‘In each generation, there is this certain wisdom of the ages that gets reburied in the fleeting drivels of modernity; then, like a diamond in the rough, it is yet again unearthed by a very small minority who not only restores it, but also polishes it and presents it as something new, something highly valuable and refreshing as understood by the current.’ — Criss Jami, Healology.
In October 2016 Jan Kath by Kyle and Kath – the New York City showroom of the eponymous brand – presented ‘Boro: The Art of Repurpose’, an innovative presentation of authentic Boro garments paired with the firm’s like inspired carpet collection as well as the contemporaneous bespoke Boro fashions of Kuon. Spanning the intertwined realms of interiors, history, and fashion the exhibition revives the wisdom of the ages as it were, presenting it as one must, polished and now in high regard.
Boro textiles, or simply ‘Boro’ are a creation of necessity as opposed to aesthetics. Rooted in the agrarian culture, which is to say more succintly the impoverished or peasant class, of Edo era Japan (17th century) and utilized up to early Showa Japan (early 19th century) the garments and textiles represent ‘generational value’ or mottainai – too good to waste. While the notion of utility and resourcefulness is familiar to anyone who knows a modern day farmer, the concept is regretfully far removed from the modern consumer lifestyle. Kimonos, duvets and pants would be repaired devotedly. Holes and tears patched again and again with scraps of fabric, typically that of hemp and/or cotton. Layer upon layer reinforced with a special sewing technique known as sashiko and thick white yarn. To quote Jan Kath’s press release on the exhibition: ‘While the so-called Boros were considered a sign of poverty and were worn with a sense of shame, in this day and age collectors discover their exceptional beauty and extraordinary depth.’
Of course, Boro is not a discovery of Jan Kath’s nor is the firm’s appreciation of the form unique in the carpet world. In fact David Sorgato, an antique carpet and textile dealer of some renown, published a tome on the subject back in 2006. What Jan Kath has done however is to polish and make new again, something that in truth was never old.
Boro, much like handmade carpets as well, are objects which embody a variety of Japanese (and other) principles. Kintsukuroi – a manner of repair which treats breakage and repair as part of the history of an object, rather than something to disguise and wabi-sabi – a traditional Japanese aesthetic constituting a world view centred on the acceptance of transience and imperfection. For those well versed in Buddhism this notion of impermanence is well understood and furthermore, relates directly to the country of Nepal where the carpets in this exhibit are made.
As an American by birth, pedigree, and often by action the idea of repurpose is both familiar to me owing to my lower class upbringing in a community surrounded by farms and something to be shunned, in favour of the new and shiny thanks to American Brand Global ConsumerismTM. Of course I, you, and the next generation want something wholly our own, but just as this article opened with the premise of cycles, so too must we realize very little is ‘conjured from the ether’ as I was once told. Moreover, society en masse has a fascination with preservation when widely agreed upon aestehtics are involved and so it is the work of fashion designer Shinichiro Ishibashi of KUON in this exhibit which raises the most intriguing questions. As a bespoke Japanese men’s fashion brand his collections are created not simply by repairing Boros, but by disassembling the textiles into pieces, then reconstructing them it in order to craft modern, one-of-a-kind fashions.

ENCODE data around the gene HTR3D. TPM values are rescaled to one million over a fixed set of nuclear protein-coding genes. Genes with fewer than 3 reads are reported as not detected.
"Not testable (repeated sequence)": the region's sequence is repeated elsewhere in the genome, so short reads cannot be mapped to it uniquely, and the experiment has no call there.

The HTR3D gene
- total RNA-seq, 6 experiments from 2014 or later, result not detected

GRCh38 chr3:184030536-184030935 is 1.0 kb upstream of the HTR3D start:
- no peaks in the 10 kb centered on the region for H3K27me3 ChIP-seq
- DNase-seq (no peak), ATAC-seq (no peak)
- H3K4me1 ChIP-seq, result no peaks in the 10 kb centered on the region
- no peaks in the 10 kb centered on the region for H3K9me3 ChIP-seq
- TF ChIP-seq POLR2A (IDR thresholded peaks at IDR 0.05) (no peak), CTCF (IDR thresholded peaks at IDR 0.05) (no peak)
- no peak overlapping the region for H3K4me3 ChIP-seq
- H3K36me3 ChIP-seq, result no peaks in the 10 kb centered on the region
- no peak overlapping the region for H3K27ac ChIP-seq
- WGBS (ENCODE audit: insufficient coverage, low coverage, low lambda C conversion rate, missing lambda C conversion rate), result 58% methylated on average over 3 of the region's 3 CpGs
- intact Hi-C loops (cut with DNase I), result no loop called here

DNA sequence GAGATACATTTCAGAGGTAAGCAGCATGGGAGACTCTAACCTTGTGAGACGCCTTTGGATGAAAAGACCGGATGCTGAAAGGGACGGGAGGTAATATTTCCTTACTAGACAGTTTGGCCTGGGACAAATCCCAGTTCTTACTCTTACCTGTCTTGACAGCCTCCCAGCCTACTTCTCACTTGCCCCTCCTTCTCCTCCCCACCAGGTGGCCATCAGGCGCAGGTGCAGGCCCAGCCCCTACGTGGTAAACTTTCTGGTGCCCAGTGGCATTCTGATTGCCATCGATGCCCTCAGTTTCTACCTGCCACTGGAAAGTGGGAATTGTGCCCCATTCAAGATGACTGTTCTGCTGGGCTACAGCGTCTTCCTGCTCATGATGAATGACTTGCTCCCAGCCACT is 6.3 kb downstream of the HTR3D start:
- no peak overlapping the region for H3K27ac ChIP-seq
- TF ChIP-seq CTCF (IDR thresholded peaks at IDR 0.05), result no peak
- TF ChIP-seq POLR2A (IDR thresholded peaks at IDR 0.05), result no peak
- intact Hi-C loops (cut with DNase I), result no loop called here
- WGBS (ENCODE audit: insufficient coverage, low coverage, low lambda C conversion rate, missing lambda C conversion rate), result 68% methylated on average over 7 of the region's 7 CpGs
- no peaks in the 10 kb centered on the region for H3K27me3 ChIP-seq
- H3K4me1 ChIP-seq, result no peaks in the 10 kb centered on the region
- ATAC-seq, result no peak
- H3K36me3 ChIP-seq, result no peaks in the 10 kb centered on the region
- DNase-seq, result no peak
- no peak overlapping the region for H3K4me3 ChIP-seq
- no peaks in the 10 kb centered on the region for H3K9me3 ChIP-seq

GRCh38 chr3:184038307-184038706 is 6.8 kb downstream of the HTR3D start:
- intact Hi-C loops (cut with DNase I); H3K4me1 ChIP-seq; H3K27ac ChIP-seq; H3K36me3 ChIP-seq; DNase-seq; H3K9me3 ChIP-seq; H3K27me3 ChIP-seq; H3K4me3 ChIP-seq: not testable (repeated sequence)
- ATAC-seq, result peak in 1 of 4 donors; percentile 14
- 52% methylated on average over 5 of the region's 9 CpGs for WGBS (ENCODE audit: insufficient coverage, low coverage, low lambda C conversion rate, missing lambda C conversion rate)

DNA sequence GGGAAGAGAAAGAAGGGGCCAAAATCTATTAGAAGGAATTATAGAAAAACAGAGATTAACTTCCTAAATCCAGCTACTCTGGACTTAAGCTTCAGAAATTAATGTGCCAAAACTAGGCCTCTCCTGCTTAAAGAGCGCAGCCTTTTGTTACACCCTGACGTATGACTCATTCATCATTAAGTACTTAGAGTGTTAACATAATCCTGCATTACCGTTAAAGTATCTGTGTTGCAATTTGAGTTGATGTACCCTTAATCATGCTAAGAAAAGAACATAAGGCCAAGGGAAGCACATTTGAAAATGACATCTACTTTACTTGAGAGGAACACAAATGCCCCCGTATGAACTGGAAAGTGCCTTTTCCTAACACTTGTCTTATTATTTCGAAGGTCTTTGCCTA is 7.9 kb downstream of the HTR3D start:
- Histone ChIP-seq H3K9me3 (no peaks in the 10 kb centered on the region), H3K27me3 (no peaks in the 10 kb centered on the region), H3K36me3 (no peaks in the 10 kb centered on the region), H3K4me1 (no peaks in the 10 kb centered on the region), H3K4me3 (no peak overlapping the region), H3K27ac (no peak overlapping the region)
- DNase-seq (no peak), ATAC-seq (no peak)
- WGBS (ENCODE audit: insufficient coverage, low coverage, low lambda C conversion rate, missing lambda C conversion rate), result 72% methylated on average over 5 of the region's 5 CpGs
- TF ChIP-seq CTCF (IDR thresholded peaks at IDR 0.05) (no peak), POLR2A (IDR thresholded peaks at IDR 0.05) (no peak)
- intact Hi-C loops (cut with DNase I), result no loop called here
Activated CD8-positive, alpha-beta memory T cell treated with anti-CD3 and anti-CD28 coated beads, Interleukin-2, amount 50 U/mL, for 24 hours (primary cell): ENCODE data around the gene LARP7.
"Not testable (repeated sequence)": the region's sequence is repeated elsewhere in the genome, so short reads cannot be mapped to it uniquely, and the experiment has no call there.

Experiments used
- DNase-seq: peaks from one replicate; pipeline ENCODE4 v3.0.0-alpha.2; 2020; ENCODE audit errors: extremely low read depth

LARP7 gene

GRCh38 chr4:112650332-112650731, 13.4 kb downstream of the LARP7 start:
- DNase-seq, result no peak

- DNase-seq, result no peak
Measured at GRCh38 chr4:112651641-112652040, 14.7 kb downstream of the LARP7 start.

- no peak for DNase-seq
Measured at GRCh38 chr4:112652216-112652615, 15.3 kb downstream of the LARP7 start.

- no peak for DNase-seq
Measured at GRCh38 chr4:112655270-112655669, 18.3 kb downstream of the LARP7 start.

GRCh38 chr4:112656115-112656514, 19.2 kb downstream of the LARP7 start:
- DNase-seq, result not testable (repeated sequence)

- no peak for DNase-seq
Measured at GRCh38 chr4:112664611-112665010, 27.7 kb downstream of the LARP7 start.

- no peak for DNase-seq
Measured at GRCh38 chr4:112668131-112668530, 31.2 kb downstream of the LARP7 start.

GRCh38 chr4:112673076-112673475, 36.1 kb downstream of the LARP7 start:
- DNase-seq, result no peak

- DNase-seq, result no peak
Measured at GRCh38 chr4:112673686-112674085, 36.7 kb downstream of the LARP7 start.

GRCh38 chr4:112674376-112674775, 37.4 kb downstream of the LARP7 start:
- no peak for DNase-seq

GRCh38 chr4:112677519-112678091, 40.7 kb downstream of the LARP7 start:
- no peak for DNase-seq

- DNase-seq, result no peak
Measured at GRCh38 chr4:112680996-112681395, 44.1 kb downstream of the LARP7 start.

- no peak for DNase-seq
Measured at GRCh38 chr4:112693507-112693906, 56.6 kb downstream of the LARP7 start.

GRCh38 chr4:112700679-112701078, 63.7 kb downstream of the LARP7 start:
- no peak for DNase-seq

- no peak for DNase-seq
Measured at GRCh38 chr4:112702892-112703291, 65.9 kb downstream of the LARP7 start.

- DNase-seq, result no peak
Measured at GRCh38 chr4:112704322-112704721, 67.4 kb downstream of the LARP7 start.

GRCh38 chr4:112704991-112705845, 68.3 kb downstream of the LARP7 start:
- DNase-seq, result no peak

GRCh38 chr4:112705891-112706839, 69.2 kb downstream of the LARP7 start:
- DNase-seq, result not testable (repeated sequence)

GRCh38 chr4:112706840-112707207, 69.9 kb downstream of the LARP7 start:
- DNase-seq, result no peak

The show was very good and pulled in a nice crowd throughout the month of October. Overall the show was very, very well received. The head of textiles at the Cooper Hewitt was here at the opening along with many clients and collectors who all enjoyed the mixed media concept of the presentation. — Kyle Clarkson, Partner at Kyle and Kath.
This manner of construction, both true to the origins of Boro, and provocative to the preservationist is – once again – not unknown to the world of rugs and carpets. By example one needs only examine the original patchwork carpets out of Turkey in the mid-to-late aughts of this century to understand how repurpose and re-use relate directly to rugs and carpets aesthetically, not to mention functionally or technically.
Having been fascinated by the history of Boro for many years, Jan Kath created a collection of carpet designs which implement the aesthetics the original art form while enhancing its impact and beauty to a new level all the while adapting it to the commercial demands of modern decorative carpet consumers. By using the concept of Boro the firm projects the illusion of deconstruction and reconstitution through the finest natural materials of silk, handspun Tibetan highland wool and nettle. Again, to quote the press release: ‘This exhibit harmoniously combines the worlds of interior, fashion and antiques for a comprehensive view on the ancient art form of Boro.’ Moreover, it illustrates expertly the interconnected, inspirational, and cyclical nature of design as a whole.
‘Boro: The Art of Repurpose’ closed at the end of October at Jan Kath New York with the carpets traveling onward to 2017’s ‘A Family Affair’ in Bochum, Germany. Due to the success of the show, the entire exhibit is now traveling to various Jan Kath outposts worldwide. For more information please contact your local Jan Kath stockist or showroom.